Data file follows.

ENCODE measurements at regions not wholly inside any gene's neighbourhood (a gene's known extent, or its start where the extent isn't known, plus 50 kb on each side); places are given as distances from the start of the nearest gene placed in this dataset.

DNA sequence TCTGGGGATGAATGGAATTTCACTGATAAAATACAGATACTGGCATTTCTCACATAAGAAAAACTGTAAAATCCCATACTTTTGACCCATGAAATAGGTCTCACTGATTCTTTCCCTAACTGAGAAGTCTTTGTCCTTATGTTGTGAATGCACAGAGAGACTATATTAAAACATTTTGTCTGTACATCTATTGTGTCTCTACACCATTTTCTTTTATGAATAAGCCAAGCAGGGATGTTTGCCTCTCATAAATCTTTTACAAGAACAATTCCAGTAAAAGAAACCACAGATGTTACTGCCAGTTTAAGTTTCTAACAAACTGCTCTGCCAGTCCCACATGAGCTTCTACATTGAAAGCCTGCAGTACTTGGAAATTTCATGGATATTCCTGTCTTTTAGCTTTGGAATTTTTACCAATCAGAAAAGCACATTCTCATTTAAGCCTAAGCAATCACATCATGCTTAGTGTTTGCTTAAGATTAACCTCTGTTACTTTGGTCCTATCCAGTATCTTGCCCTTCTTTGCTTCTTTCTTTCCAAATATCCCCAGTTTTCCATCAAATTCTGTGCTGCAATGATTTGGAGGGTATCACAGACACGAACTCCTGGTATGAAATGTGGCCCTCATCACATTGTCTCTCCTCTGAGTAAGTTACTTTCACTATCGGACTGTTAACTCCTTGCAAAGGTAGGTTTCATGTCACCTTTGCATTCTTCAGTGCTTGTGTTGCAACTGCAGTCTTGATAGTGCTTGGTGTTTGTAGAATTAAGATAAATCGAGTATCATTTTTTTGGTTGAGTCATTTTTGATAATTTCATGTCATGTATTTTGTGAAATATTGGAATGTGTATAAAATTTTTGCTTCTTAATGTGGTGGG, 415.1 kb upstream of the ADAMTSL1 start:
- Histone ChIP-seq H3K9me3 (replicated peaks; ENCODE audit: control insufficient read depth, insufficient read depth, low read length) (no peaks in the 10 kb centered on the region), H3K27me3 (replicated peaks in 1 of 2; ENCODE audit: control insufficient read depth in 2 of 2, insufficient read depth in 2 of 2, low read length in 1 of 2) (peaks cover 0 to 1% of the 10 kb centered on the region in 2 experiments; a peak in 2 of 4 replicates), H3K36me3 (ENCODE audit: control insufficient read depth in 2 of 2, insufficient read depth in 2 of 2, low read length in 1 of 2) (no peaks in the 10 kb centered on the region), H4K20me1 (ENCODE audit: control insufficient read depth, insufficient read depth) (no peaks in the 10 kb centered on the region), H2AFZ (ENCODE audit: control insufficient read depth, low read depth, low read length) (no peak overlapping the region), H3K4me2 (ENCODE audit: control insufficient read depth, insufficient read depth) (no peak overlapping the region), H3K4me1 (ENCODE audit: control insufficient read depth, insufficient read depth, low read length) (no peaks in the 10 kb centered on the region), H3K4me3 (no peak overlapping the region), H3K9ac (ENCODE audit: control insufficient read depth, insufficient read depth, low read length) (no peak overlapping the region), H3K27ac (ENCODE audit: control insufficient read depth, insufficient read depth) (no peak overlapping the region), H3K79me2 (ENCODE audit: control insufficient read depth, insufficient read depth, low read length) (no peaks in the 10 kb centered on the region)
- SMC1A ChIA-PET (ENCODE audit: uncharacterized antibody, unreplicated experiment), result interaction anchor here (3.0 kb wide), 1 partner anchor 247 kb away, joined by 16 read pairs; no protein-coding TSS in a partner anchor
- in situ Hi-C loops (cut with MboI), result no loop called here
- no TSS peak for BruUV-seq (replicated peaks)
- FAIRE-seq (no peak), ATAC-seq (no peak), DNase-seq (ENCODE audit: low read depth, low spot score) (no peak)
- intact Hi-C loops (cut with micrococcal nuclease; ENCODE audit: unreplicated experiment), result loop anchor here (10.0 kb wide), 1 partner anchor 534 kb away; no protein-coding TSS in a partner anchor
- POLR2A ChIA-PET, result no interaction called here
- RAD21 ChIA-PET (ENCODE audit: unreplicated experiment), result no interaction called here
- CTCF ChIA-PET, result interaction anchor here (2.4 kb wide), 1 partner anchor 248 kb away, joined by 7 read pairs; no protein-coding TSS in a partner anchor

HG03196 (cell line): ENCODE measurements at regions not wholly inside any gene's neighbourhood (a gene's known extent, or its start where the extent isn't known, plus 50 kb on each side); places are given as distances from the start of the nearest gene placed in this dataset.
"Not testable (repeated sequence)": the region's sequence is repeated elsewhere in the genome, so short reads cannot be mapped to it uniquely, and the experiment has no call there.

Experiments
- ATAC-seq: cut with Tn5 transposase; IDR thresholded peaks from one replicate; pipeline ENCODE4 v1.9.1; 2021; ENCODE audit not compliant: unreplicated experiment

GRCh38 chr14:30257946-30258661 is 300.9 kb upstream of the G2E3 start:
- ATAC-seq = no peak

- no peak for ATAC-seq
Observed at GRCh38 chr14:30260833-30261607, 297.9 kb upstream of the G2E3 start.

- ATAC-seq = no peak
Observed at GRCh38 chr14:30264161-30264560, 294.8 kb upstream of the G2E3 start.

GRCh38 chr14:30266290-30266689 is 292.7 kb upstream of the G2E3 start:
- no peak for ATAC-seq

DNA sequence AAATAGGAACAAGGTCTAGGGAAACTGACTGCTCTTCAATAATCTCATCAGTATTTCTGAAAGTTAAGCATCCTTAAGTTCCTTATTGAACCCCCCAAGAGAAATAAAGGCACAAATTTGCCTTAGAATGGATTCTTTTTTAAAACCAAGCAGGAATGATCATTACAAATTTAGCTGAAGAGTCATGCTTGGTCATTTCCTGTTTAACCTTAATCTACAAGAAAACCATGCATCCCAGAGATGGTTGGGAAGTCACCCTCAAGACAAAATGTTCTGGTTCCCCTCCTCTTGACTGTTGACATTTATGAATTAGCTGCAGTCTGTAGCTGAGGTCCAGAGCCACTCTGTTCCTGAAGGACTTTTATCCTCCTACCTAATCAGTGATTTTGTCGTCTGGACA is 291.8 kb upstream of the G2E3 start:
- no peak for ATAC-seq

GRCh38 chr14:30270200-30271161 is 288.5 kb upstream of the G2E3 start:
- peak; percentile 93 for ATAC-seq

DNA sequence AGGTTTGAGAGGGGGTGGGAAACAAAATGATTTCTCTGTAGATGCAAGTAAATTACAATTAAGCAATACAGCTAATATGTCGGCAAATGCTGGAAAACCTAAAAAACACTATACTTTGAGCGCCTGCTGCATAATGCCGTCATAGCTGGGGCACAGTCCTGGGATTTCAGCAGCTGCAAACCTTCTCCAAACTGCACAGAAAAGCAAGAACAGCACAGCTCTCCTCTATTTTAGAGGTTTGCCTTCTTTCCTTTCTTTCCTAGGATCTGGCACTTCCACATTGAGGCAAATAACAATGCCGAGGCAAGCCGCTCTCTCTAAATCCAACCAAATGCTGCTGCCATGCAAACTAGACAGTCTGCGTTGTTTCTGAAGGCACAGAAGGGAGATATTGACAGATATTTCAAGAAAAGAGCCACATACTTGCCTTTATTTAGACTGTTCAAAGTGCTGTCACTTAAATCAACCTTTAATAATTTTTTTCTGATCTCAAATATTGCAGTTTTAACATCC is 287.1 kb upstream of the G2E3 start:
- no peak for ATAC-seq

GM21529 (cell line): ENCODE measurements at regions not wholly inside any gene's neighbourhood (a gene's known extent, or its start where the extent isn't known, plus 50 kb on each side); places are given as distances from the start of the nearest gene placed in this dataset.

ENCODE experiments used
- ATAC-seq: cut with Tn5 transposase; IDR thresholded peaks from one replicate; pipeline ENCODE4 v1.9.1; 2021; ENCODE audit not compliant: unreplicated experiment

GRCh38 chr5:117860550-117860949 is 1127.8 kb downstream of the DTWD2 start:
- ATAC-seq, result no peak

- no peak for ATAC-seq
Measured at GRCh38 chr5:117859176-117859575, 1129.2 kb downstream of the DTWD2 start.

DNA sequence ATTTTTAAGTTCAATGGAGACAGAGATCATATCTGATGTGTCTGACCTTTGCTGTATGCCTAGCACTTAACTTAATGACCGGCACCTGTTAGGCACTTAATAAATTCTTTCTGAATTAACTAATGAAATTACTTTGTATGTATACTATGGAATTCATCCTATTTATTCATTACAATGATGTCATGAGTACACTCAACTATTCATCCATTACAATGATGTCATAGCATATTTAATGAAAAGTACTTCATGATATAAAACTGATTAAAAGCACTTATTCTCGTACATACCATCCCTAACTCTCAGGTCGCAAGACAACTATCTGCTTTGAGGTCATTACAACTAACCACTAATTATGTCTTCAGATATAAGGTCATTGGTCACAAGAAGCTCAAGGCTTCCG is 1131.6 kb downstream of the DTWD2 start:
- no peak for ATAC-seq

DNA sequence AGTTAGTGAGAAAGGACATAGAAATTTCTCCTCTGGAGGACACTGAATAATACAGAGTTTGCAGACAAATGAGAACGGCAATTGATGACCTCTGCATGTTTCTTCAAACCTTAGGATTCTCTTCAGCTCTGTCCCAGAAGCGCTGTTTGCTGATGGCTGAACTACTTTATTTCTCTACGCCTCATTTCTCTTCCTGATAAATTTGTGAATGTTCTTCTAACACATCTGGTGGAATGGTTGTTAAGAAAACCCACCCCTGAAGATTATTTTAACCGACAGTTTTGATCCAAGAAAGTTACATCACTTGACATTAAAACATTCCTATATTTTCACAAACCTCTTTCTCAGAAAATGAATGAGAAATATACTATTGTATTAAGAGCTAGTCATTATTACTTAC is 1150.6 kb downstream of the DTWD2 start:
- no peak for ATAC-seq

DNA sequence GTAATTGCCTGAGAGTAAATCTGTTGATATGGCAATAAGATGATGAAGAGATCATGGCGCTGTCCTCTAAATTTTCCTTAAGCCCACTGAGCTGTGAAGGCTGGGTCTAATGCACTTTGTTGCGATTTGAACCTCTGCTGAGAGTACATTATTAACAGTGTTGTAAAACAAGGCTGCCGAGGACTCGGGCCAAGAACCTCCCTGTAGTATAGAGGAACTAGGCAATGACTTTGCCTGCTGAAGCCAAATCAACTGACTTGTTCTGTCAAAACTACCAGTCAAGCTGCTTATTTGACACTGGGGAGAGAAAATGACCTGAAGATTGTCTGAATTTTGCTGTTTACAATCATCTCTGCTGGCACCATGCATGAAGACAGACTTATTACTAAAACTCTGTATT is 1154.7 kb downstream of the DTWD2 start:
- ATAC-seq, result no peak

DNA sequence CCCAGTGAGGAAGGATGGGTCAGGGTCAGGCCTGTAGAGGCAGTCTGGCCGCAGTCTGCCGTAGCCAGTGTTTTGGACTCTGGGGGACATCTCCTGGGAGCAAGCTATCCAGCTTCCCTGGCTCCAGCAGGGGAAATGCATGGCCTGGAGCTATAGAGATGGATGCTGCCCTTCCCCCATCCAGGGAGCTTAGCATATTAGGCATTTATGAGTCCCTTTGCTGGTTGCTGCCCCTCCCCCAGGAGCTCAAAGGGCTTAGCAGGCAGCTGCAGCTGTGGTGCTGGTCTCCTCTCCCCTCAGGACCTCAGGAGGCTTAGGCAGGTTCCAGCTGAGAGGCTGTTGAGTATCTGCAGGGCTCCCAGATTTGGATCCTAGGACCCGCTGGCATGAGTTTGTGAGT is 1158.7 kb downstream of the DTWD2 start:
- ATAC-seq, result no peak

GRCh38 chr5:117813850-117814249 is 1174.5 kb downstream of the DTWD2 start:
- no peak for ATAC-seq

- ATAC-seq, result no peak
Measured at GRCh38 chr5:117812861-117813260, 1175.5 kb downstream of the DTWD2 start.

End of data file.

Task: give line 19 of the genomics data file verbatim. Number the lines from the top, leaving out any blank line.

Observed at GRCh38 chr14:30260833-30261607, 297.9 kb upstream of the G2E3 start.